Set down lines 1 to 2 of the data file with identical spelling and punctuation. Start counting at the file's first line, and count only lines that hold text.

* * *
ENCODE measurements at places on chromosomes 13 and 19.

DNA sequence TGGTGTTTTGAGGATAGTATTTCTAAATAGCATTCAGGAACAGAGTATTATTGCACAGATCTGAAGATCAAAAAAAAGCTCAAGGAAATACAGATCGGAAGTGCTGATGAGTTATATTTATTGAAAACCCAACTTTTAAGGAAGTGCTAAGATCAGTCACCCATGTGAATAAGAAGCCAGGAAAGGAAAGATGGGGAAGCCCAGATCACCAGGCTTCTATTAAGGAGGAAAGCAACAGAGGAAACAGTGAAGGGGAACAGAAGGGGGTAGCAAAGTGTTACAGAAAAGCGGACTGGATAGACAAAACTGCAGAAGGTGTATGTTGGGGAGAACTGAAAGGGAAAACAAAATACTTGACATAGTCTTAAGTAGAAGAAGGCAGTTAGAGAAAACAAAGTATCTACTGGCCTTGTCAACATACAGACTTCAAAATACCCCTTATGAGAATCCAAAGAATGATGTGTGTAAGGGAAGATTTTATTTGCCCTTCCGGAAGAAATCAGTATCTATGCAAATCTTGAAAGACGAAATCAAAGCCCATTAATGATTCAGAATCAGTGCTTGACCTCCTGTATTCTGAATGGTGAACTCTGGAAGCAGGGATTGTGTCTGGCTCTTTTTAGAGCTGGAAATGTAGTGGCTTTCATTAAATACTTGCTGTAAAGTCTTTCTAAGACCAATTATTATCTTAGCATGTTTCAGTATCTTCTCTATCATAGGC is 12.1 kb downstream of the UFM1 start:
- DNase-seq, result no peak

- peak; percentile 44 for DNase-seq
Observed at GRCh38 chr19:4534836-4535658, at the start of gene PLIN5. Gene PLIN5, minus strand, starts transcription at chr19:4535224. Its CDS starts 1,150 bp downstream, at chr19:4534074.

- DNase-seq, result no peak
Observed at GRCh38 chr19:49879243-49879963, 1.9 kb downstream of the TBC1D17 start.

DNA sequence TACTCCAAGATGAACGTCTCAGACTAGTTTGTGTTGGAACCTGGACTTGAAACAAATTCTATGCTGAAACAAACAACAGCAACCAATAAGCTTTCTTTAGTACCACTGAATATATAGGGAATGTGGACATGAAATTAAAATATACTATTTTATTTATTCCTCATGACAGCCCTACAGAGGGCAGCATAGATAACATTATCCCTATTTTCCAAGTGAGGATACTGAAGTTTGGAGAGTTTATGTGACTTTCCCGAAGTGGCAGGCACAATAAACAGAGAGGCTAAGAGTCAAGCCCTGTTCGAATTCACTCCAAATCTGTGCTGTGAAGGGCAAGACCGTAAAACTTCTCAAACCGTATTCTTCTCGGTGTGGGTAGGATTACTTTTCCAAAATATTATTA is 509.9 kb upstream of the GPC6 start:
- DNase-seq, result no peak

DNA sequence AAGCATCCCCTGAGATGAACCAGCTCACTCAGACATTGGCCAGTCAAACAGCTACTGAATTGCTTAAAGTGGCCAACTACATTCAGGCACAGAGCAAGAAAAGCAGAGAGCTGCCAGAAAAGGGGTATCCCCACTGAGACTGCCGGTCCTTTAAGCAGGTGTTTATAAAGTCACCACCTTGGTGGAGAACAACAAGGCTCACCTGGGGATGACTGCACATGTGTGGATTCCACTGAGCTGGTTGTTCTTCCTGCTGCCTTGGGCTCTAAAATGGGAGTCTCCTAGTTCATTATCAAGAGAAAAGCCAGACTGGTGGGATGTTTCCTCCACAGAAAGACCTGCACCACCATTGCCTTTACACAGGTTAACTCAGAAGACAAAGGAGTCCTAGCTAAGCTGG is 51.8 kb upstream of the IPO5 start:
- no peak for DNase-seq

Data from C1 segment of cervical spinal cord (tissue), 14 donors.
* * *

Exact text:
ENCODE measurements at places on chromosomes 13 and 19.

DNA sequence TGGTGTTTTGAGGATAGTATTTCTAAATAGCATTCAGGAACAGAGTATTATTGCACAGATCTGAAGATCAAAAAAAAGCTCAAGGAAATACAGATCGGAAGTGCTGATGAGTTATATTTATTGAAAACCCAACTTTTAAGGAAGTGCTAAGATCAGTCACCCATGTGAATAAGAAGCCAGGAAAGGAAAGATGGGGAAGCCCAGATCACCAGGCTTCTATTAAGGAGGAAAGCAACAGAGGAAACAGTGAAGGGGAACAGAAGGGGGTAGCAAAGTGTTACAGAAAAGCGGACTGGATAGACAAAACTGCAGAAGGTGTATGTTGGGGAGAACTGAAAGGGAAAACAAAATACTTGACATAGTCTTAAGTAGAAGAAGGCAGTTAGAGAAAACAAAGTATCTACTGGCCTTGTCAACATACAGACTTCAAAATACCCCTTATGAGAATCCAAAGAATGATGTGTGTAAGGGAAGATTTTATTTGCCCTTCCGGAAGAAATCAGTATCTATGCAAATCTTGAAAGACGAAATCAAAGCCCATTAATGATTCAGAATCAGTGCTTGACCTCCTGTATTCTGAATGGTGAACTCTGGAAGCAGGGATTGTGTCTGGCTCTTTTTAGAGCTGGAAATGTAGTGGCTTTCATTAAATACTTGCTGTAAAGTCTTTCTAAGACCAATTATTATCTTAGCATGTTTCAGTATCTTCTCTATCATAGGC is 12.1 kb downstream of the UFM1 start: